Mayor Stephanie Rawlings-Blake and her two appointees on the Board of Estimates today approved a $200,000 extension of a long-running contract for therapy and other psychological services for Baltimore police officers.
Over the objections of City Comptroller Joan M. Pratt, the board allowed a 90-day extension of the contract with Psychology Consultants Associated (PCA), a practice located in Lutherville just north of the Beltway.
At issue was not the value of the therapy, but the circumstances of the contract.
Arnold M. Jolivet, managing director of the Maryland Minority Contractors Association, called the extension an example of “an illegal mechanism to sustain existing contracts” rather than putting expiring contracts out to competitive bids.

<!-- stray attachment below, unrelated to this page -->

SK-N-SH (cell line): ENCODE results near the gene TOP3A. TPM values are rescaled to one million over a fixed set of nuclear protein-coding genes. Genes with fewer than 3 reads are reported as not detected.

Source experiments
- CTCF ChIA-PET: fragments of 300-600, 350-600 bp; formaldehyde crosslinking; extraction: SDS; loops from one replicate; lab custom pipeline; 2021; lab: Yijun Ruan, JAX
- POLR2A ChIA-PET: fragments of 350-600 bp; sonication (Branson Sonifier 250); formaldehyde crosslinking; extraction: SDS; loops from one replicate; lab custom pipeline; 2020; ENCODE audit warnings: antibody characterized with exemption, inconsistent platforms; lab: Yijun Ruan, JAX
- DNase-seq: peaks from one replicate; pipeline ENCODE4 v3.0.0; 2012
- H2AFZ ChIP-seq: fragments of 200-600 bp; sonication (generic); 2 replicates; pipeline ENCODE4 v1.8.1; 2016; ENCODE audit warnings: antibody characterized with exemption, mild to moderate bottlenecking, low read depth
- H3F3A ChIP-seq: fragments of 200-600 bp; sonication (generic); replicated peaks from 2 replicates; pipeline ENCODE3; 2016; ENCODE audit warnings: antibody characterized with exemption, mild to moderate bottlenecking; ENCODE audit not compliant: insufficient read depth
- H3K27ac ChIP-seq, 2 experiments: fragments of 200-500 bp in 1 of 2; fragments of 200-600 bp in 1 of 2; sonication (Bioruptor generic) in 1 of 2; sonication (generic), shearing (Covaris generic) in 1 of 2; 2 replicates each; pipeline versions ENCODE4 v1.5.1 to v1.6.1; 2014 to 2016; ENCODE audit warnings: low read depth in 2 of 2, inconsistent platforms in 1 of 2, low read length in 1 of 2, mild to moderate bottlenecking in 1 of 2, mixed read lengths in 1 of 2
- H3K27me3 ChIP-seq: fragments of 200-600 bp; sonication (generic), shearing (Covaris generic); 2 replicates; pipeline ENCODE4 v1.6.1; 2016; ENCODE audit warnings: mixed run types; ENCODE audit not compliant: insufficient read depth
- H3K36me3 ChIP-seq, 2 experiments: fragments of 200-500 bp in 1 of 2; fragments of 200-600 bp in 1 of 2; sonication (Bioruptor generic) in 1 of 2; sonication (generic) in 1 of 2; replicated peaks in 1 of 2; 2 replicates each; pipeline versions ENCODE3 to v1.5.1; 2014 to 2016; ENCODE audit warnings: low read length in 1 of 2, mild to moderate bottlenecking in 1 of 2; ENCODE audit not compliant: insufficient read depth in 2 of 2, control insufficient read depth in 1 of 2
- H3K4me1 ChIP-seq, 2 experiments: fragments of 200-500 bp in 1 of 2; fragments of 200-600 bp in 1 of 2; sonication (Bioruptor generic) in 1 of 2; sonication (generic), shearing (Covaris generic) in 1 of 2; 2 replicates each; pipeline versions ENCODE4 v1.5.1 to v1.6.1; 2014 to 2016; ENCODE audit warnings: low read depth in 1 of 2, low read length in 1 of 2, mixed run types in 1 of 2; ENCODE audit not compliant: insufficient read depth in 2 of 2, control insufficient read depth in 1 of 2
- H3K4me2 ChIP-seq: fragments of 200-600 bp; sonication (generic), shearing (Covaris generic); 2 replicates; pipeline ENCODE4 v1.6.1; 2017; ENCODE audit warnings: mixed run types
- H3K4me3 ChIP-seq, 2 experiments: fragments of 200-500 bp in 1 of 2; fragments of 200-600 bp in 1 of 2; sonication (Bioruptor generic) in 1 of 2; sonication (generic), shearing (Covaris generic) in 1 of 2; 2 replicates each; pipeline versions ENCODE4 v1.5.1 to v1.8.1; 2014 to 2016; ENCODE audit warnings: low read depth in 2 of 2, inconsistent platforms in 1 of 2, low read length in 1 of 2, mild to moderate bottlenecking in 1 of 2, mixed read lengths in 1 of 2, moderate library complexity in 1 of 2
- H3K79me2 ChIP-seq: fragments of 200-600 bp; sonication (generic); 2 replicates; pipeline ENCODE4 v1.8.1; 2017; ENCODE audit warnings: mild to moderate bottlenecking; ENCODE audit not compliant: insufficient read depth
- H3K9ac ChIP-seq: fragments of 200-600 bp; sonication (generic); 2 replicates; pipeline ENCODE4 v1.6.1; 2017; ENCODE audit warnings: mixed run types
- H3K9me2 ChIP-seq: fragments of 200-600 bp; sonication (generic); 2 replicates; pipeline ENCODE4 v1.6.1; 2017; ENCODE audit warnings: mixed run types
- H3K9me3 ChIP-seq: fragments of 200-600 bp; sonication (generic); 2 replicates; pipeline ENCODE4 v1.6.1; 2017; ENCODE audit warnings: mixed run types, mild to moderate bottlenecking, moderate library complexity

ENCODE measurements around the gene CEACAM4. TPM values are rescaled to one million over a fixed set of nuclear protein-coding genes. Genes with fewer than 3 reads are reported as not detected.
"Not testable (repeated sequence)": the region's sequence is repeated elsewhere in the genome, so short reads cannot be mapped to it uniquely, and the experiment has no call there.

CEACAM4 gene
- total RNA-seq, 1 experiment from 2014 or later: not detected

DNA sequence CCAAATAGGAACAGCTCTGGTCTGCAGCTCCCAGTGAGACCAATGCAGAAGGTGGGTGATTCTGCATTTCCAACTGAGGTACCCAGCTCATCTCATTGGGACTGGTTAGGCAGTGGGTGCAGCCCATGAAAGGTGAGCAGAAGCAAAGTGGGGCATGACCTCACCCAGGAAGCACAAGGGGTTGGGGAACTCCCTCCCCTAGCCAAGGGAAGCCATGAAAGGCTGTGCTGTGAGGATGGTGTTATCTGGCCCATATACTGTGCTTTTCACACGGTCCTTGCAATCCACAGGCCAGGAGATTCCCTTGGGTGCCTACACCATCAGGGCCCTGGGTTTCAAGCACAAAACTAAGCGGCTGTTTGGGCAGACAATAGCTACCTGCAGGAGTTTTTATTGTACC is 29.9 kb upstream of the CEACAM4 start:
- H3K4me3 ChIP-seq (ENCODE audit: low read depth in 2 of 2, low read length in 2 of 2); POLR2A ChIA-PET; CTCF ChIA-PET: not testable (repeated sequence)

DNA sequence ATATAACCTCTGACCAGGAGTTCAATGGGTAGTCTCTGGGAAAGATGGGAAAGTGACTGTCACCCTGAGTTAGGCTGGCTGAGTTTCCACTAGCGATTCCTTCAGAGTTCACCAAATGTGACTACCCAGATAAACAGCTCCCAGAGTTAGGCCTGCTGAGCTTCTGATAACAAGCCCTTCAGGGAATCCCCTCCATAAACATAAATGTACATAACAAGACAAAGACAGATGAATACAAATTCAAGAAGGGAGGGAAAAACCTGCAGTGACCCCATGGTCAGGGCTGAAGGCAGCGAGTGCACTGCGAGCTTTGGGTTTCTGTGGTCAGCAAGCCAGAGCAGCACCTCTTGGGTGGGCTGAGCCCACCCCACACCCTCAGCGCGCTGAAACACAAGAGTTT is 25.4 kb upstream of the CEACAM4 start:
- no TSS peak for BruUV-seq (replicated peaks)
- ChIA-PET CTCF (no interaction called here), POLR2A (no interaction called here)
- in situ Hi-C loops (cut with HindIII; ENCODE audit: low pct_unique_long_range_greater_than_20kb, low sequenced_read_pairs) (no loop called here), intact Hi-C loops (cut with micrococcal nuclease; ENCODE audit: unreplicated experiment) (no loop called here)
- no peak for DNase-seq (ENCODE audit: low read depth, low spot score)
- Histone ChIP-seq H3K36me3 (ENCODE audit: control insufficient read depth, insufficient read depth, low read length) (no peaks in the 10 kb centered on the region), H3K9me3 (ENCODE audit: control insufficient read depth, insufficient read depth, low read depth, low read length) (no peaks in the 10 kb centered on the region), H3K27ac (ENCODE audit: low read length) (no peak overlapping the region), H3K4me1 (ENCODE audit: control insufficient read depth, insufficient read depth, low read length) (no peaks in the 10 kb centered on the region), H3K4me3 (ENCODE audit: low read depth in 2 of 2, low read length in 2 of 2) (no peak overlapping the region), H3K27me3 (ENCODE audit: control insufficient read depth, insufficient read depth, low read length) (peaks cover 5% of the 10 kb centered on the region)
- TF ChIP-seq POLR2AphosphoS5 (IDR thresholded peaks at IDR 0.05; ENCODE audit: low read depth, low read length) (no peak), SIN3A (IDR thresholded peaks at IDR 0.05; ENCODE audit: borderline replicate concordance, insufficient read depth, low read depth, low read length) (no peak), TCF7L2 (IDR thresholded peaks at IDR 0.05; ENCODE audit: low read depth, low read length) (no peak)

Saying the city only uses extensions as a last resort, City Solicitor George Nilson argued that the contract would be extended for only a brief period as the Department of Purchasing prepared a new agreement.
Acting purchasing agent Timothy M. Krus said it was imperative that the police “not suffer a break in service” during the processing and awarding of the new contract.
On its website, PCA calls itself an authority in addressing the emotional concerns of police officers around the state. One of its specialties is diagnosing and treating Post Traumatic Stress Disorder.
“The primary reason why therapeutic work with officers in distress is helpful is that the officers can be themselves. They do not have to maintain an authoritative bearing of someone who is in control in the therapy session. . . This type of atmosphere has powerful therapeutic benefits,” PCA notes.
Originally approved in January 2006, the contract will amount to $2.14 million when it expires on January 31, 2013.
City Council President Bernard C. “Jack” Young did not attend today’s board meeting.